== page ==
There is something magical about restoring a classic car. A process is beautiful, though not without frustrations and headaches, in addition to economically costly. The result, personally, makes much of the soul: not only for having restored to life the pride of that car – for having saved his soul – but also to escape the maelstrom “new, new, new”. If the restored car is a beautiful Porsche 911 2.5 S/T, of which only 24 units were produced, and it was a Le Mans winner, dan want to cry for joy.
A unit with a lot of history, winner of Le Mans and participant at events like the Targa Florio or the 12 Hours of Sebring.
This particular unit was produced in the distant year of 1971. It started out as a simple Porsche 911 2.4 S, like so many produced that year in Zuffenhausen. However, his destiny was quite different: would the hands of Porsche Motorsport, that would make specifications Group 3 with the objective of competing in events regulated by the FIA, such as the 24 Hours of Le Mans or los durísimos 1,000 Km of the Nürburgring. It was a career-customer, responsible directly to the factory, and with a large associated cost.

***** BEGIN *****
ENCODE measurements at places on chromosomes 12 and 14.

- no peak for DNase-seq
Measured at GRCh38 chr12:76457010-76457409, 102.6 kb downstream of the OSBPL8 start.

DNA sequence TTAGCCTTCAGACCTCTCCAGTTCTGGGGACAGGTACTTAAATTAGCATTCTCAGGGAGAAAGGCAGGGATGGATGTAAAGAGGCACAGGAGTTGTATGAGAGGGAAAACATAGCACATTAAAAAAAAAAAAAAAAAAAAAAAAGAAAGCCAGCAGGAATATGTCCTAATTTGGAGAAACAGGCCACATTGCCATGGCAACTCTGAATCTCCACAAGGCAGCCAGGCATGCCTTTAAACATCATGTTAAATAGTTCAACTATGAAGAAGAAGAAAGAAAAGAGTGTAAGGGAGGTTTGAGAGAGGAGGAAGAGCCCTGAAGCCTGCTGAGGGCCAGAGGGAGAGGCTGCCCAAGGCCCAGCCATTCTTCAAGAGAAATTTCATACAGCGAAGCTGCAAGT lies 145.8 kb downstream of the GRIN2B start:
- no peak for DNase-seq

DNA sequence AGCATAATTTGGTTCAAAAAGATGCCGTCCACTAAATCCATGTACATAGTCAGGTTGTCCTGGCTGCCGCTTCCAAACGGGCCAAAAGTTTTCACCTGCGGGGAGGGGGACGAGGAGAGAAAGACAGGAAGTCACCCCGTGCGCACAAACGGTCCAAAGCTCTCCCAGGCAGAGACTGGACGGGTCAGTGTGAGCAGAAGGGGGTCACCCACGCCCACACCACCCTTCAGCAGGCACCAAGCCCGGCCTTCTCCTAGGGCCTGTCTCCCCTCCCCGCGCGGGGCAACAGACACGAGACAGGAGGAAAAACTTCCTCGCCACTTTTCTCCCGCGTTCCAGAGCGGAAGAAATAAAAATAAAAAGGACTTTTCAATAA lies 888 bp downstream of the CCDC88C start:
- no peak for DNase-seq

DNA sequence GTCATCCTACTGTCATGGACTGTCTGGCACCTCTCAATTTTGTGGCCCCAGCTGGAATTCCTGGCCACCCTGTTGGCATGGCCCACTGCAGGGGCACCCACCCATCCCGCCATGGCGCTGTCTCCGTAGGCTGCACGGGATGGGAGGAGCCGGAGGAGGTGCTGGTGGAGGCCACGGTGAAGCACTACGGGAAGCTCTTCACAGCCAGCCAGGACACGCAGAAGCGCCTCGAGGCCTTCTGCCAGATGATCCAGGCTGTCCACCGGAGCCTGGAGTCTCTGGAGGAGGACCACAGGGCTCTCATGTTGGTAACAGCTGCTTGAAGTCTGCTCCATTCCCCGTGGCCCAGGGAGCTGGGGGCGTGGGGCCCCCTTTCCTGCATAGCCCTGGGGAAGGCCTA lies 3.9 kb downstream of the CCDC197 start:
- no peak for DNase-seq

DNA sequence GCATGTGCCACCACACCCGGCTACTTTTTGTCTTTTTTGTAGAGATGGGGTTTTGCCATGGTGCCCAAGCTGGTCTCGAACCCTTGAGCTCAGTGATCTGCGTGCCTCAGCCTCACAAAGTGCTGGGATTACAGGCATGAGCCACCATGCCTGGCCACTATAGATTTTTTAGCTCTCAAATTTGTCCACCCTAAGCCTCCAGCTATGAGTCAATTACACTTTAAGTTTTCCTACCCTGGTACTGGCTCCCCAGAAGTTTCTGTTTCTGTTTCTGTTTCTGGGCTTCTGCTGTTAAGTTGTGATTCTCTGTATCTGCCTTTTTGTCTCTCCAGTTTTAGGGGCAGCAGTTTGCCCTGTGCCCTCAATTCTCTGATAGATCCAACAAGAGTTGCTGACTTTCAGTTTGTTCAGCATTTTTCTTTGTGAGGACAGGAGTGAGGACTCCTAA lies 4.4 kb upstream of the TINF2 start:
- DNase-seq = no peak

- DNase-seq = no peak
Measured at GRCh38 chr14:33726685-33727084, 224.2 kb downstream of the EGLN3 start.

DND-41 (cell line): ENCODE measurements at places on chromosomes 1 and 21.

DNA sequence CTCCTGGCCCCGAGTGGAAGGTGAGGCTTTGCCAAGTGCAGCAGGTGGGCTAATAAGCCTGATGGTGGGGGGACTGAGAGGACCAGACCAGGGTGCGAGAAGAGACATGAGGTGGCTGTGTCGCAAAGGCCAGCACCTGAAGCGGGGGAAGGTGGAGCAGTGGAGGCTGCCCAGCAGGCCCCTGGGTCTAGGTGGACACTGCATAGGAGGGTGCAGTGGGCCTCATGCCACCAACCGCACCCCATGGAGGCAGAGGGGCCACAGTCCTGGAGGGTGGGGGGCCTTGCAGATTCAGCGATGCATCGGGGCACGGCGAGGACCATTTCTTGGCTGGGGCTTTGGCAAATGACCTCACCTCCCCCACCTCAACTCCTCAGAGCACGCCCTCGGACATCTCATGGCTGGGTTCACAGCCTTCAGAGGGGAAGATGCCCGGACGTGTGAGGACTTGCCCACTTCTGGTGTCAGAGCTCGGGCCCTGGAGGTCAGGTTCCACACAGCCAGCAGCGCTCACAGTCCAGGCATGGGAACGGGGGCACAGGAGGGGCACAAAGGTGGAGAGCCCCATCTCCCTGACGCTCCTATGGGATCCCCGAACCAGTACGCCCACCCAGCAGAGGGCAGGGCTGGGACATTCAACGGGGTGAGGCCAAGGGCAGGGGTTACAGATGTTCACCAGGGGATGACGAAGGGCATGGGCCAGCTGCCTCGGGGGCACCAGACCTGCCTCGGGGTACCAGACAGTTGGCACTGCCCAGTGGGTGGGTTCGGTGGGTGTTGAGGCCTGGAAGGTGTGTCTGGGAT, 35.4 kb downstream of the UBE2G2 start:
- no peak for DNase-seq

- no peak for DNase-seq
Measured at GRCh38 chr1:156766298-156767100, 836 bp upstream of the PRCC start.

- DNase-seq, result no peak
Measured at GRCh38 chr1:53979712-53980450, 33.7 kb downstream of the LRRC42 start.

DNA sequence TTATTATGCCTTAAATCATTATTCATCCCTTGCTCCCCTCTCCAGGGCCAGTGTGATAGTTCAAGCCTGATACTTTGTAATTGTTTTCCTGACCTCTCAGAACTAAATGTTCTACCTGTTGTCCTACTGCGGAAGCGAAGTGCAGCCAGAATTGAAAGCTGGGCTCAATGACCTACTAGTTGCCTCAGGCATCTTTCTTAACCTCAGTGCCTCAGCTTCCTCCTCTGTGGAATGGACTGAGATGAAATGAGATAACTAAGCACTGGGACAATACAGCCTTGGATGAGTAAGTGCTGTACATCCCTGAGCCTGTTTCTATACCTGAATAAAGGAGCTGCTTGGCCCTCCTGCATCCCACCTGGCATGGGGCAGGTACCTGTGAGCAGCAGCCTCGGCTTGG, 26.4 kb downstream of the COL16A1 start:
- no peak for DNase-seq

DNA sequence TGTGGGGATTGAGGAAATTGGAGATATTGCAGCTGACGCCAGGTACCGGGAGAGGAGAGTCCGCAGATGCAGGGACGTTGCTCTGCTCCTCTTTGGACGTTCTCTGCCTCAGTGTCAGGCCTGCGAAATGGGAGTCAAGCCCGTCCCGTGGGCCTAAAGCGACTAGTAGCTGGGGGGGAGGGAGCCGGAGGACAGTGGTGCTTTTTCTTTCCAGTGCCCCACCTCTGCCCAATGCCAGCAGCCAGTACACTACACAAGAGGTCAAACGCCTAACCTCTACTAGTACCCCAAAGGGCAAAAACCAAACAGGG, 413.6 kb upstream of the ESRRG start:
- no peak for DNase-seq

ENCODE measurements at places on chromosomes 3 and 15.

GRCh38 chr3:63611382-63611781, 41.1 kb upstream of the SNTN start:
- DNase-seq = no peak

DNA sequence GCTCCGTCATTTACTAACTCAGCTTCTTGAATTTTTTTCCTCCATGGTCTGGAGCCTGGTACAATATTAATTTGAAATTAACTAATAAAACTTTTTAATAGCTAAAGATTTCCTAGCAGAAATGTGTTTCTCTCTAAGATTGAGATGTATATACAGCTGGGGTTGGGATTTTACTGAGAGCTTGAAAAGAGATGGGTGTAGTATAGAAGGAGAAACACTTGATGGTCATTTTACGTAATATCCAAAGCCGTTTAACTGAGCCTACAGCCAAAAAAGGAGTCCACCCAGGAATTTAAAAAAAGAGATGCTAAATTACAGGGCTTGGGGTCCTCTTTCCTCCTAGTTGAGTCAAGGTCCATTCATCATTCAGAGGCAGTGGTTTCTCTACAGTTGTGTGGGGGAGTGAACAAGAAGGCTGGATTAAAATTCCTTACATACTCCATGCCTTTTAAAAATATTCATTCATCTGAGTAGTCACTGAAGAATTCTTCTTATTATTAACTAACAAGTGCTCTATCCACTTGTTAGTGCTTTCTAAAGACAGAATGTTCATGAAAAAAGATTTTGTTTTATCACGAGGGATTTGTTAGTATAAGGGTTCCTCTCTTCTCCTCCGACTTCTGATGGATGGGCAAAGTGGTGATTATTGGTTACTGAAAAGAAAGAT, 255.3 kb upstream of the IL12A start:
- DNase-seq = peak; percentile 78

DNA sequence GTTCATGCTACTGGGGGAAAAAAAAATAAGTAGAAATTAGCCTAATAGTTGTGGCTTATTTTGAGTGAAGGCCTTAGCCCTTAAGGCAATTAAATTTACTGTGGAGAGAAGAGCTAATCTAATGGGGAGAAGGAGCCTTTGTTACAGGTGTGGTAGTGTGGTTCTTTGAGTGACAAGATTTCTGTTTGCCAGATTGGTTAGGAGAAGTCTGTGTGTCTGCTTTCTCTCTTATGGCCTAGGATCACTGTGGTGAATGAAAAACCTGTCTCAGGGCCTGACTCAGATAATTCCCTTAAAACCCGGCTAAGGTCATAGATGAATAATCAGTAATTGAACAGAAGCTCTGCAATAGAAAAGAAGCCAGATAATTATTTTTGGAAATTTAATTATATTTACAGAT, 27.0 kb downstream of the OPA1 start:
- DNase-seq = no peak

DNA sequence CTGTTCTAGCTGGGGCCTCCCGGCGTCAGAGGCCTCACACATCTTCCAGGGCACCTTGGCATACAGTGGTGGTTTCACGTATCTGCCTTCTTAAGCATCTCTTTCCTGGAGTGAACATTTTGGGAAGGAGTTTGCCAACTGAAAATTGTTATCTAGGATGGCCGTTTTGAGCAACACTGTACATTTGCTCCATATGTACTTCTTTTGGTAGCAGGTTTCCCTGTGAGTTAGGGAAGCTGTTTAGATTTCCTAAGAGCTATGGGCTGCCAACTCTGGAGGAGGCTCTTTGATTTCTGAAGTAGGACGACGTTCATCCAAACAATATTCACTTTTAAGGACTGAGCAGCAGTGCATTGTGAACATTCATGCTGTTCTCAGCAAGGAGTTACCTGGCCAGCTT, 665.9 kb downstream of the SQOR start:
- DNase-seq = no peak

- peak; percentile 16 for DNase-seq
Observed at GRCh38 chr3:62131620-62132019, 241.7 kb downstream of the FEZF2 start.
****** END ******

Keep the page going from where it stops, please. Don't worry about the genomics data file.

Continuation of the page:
Michael Keyser, a wealthy american amateur competition, was commissioned to Porsche in 1971 – prior payment of 46.980 German marks, then a substantial sum of money. The car was used in a number of competitions in the season 1972, such as the 1,000 Km of Nürburgring – with race number 65 – or 24 Hours of Le Mans, where it won the victory in its category. The 911 2.5 S/T were a dress rehearsal for the Porsche 911 Carrera 2.8 RSR, authentic pistoletazos output to the high-level competition in the Porsche 911.
Corroded, abandoned and still, the car was rescued by Porsche Classic, which it repurchased in the united States a few years ago.
The car that you have on the screen also ran the 6 Hours of Sebring and the 12 Hours of Sebring, before you rise up with the fantastic Le Mans victory. The car changed hands at some point, and suffered a strong crash racing. This accident bent part of the chassis, which was repaired unprofessionally, according to communicate to us the experts from Porsche Classic. At some point during the 70s the car was parked definitely, until Porsche got a bear with him and recomprarlo to its current owner.
The obsession with historical accuracy is the daily work of Porsche Classic, which found that some parts of the Porsche 911 had been converted to specifications of the “G-Model”. For several years, the restorers of Zuffenhausen repaired meticulously the chassis, body and interior of this 911 2.5 S/T, returning it to its original state. Had to fabricate a new fuel tank and a new roof. His body was painted and galvanized in accordance with the current processes of production of the 911.
The result? Better than new.